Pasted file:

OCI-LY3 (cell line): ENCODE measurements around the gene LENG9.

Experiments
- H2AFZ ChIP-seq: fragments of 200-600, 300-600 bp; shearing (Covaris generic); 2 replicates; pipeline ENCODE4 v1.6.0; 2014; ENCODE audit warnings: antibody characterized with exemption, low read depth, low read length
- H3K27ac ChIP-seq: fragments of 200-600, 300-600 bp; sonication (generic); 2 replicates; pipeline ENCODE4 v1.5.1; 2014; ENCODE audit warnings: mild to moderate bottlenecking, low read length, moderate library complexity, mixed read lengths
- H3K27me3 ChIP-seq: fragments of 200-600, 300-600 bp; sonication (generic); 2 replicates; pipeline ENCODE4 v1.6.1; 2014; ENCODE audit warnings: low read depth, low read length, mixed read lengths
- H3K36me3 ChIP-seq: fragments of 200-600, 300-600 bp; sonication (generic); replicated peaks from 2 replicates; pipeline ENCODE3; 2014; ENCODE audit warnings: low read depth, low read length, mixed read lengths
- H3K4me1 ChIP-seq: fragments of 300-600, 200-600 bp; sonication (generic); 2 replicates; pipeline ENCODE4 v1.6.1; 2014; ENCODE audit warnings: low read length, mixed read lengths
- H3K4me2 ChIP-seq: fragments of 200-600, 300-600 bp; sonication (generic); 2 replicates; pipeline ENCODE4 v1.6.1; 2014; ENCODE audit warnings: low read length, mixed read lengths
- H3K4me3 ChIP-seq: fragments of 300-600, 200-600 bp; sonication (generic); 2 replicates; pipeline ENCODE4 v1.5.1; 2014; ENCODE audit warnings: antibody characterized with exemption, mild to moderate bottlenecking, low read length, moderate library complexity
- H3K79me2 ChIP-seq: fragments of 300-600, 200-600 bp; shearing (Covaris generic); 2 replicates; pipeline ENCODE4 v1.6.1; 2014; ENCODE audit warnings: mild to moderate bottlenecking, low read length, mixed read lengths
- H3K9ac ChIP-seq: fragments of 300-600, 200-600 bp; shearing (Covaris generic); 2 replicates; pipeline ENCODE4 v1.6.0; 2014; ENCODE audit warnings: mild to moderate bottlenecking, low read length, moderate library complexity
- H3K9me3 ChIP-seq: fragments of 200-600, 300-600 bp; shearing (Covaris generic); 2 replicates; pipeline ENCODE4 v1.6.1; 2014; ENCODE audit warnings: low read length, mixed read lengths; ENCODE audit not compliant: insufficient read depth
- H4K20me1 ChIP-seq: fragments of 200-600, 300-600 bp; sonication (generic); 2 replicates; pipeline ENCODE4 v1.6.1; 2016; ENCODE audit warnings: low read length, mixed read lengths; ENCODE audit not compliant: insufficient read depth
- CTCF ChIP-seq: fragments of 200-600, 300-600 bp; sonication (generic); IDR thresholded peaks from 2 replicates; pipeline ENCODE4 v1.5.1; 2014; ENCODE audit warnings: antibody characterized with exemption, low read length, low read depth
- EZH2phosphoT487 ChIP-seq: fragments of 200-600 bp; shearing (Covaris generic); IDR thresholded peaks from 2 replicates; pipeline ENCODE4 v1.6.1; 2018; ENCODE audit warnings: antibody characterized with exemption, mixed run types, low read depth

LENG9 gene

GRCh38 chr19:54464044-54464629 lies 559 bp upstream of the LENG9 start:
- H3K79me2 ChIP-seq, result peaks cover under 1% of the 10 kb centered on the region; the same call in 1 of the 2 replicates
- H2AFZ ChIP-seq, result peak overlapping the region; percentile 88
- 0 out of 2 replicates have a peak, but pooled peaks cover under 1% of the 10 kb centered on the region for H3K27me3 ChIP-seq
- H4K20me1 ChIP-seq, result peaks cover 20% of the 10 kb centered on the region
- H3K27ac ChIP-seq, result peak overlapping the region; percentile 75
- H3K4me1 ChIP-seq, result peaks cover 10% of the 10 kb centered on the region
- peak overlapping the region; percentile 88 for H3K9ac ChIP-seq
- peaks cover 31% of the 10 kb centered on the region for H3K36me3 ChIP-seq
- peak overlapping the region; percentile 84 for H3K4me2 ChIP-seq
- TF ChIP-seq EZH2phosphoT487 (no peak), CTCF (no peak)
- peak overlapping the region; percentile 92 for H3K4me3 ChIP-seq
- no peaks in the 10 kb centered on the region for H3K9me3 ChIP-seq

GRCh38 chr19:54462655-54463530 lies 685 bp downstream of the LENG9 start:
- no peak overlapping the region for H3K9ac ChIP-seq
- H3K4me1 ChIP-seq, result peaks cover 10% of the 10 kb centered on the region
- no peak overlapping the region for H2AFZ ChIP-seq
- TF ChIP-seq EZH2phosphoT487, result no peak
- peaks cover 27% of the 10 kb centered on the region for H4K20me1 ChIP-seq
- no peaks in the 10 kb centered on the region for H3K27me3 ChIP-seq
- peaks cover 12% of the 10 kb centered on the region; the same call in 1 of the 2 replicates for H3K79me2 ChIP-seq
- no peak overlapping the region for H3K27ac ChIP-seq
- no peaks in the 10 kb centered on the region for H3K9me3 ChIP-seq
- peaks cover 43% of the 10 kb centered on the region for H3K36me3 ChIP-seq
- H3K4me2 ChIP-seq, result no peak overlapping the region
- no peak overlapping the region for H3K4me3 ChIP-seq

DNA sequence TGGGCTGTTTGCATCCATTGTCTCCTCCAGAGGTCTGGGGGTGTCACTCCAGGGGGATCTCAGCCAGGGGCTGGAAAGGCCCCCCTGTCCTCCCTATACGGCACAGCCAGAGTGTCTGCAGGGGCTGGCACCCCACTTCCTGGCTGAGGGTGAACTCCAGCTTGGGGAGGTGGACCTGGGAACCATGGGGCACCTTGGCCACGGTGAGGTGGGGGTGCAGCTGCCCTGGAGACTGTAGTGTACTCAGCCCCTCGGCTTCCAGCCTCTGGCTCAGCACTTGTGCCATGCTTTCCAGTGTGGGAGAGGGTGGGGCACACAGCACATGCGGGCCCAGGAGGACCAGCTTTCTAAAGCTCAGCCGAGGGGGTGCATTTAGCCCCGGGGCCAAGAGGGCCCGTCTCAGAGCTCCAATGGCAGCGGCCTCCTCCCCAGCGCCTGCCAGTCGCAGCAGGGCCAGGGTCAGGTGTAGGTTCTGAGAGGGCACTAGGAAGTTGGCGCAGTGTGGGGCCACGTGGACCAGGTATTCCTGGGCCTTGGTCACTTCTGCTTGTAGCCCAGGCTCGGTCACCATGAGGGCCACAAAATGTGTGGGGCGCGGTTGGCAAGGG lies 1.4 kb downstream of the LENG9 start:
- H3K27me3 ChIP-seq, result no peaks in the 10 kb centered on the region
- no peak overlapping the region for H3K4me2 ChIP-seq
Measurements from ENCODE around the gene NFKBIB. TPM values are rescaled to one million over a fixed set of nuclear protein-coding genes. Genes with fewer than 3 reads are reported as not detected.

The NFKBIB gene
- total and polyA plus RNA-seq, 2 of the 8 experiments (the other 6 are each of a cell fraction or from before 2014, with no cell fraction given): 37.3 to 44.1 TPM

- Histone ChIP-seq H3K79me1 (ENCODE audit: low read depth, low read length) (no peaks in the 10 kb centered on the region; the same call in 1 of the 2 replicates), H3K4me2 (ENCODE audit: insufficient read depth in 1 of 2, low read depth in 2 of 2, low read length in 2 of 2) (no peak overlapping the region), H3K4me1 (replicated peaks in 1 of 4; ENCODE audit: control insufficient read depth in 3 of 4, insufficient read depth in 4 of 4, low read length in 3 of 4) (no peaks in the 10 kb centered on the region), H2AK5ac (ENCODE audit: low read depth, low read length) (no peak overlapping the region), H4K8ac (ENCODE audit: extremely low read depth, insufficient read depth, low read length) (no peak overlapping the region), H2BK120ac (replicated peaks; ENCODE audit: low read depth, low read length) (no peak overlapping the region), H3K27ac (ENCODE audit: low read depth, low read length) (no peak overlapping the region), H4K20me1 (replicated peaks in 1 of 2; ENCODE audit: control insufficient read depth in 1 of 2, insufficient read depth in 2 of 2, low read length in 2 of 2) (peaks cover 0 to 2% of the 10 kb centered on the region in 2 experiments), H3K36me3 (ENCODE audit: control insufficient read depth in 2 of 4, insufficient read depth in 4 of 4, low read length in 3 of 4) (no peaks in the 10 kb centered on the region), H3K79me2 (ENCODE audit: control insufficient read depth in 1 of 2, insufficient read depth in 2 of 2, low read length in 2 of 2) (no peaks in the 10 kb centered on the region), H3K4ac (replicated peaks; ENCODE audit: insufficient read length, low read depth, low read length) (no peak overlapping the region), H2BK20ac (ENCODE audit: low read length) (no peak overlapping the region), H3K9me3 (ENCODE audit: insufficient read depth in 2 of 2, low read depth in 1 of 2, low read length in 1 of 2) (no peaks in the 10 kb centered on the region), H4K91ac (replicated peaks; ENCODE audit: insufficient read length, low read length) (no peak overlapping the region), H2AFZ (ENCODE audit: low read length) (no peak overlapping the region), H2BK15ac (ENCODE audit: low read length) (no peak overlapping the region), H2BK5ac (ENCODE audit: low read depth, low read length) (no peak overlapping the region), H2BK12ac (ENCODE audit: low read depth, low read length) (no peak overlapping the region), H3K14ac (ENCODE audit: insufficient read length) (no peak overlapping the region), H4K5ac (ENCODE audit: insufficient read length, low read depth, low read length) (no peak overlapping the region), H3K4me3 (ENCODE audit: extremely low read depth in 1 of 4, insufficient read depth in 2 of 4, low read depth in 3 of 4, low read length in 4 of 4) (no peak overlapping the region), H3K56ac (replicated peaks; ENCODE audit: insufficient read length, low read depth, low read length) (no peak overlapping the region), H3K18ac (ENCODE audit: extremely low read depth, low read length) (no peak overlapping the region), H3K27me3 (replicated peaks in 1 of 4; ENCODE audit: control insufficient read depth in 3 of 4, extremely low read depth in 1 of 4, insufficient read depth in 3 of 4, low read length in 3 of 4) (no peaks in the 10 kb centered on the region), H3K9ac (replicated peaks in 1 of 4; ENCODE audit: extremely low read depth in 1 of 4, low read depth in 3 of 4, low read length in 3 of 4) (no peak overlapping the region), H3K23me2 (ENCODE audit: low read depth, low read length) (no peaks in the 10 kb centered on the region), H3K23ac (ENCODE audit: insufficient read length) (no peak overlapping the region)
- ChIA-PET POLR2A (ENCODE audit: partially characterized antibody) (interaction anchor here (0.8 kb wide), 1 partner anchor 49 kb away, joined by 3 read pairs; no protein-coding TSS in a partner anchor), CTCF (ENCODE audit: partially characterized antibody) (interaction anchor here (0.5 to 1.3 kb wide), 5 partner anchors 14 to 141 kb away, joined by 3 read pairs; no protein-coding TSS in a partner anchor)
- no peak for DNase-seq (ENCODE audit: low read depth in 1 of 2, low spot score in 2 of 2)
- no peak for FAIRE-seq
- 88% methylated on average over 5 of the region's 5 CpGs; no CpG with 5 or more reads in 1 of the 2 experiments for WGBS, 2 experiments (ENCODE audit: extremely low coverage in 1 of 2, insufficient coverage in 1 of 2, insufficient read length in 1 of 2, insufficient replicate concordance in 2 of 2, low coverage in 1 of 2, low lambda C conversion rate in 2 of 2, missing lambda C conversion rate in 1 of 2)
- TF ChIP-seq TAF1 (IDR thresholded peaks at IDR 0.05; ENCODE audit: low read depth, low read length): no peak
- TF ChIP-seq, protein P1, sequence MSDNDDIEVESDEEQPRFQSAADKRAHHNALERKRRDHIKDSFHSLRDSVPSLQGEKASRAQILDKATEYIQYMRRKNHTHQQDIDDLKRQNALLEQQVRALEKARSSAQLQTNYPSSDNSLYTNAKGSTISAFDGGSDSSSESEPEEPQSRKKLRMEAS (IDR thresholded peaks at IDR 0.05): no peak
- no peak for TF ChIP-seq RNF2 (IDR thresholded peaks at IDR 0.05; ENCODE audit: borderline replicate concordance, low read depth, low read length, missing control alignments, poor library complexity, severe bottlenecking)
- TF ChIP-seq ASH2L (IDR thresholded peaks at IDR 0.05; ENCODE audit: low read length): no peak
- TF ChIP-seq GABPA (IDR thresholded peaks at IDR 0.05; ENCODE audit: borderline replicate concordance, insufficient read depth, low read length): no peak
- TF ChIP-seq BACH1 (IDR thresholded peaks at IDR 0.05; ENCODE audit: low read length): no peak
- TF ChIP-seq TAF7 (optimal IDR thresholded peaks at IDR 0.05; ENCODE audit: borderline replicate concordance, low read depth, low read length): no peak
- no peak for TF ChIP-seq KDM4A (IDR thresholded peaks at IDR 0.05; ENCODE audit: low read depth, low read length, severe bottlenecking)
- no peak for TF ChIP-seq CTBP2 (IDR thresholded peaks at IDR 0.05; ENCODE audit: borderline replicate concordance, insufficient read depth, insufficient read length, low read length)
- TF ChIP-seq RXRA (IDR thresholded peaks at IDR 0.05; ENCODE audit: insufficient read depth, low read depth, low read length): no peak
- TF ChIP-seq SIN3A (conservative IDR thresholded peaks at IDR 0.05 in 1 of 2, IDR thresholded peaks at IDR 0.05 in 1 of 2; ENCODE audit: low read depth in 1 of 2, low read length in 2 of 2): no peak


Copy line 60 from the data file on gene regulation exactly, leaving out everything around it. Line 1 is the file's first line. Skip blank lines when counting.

- TF ChIP-seq TAF7 (optimal IDR thresholded peaks at IDR 0.05; ENCODE audit: borderline replicate concordance, low read depth, low read length): no peak